Three phases of swallowing • oral preparatory phaseOral phase 1 s liq 20 s solid • oral propulsive phase • aspiration is most likely to occurPharyngeal phase 1s • involuntary and totally reflexive • lower esophageal sphincterEsophageal phase 8-20 s • gastroesophageal reflux.
Factors leading to feeding & swallowing disordersArvedson and Brodsky, (2002), ASHA (2002), Kurjan, Newman (2000) and Swigert (1998) central nervous system abnormalities or injuries (e.g., neural tube defects; genetic Premature birth/LBW Anatomic defects like clefts syndromes; • cerebral palsy; pre-, peri- or post-natal trauma, such as stroke or traumatic brain injury oral and upper digestive tract and/or food texture hypersensitivity (e.g., some Intellectual disability Dysphonia children with autism; • secondary to use of nasogastric tube in some children
Inter relationships among development of feeding &swallowing & other developmental domain Ability to Delay in self Motor skills hold things feed Communication Ability to Attitude development express need towards food Delayed Need to be Medical feeding fed with food condition patterns textures
Early assessment & intervention “Feeding and swallowing skills changedramatically during the first three years of life.Developmental gains in feeding and swallowing aredue to the combined influences of anatomicgrowth, neuromotor maturation and learning”(ASHA, 2004).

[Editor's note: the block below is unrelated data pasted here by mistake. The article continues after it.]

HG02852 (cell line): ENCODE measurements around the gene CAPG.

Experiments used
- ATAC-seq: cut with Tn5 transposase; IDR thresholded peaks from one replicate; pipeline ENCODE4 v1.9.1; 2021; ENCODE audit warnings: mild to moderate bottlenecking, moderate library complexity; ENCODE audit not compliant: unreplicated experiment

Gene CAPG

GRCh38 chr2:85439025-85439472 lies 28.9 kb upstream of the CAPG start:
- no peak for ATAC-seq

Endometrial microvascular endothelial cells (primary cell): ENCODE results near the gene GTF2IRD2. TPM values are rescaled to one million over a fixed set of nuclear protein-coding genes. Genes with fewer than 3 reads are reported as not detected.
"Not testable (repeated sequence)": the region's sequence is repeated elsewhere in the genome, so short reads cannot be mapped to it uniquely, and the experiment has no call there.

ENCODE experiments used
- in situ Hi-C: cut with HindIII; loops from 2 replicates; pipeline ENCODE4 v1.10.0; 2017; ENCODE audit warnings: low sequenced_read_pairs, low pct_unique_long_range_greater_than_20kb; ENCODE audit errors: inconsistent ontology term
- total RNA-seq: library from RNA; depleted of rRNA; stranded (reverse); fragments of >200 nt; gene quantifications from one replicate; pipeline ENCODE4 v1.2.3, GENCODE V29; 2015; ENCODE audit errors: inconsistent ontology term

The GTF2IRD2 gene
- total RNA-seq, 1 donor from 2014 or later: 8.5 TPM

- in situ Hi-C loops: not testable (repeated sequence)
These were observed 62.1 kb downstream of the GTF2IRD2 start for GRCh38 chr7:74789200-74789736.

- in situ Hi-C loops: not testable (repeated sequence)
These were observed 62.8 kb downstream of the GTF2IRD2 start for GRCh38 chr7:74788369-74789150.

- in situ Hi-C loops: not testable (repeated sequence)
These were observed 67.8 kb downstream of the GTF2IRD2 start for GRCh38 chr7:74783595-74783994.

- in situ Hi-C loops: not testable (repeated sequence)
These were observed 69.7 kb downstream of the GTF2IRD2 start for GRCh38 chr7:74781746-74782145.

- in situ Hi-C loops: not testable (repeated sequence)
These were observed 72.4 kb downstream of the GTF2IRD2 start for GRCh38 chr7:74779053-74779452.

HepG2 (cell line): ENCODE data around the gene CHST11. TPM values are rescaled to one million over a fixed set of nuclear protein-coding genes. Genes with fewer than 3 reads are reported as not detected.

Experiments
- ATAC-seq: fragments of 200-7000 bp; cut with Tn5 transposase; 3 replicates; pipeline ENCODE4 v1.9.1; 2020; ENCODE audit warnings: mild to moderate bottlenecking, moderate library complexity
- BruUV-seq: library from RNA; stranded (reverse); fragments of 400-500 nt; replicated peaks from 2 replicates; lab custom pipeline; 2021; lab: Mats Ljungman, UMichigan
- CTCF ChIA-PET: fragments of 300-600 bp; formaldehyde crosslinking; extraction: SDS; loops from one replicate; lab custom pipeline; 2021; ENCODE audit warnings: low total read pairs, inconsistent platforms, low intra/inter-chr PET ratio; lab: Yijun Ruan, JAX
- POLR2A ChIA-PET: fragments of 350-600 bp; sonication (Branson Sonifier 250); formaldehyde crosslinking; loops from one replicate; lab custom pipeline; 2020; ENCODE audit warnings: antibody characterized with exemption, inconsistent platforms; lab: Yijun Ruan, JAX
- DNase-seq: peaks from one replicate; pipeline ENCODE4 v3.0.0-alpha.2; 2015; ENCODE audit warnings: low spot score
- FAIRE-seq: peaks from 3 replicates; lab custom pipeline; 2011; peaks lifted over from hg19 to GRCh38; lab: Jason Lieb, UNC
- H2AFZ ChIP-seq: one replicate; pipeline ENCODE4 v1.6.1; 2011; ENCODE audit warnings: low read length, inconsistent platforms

Why aversion/hypersensitive later? lacks the opportunity to build associations between positive sensations in the mouth and the reduction of hunger, or the social interaction Tube feedings cause GER-associate feeds with discomfort & pain Negative and invasive stimulation to the face and mouth -suctioning, intubation, tube insertion Mouth becomes unfamiliar with touch, taste, texture, and other stimuli that had pleasurable associations &become physically hypersensitive to touch and taste
Behavioral expression fall in 3categories resistance to accepting food orally; lack of energy and endurance to do the work of eating; oral-motor -disabilities resulting in an inability to produce the necessary motor skills for ingestion. Determine if the problem has a strictly physiologicorigin or whether it may be exacerbated by the feedinginteraction between child and feeder.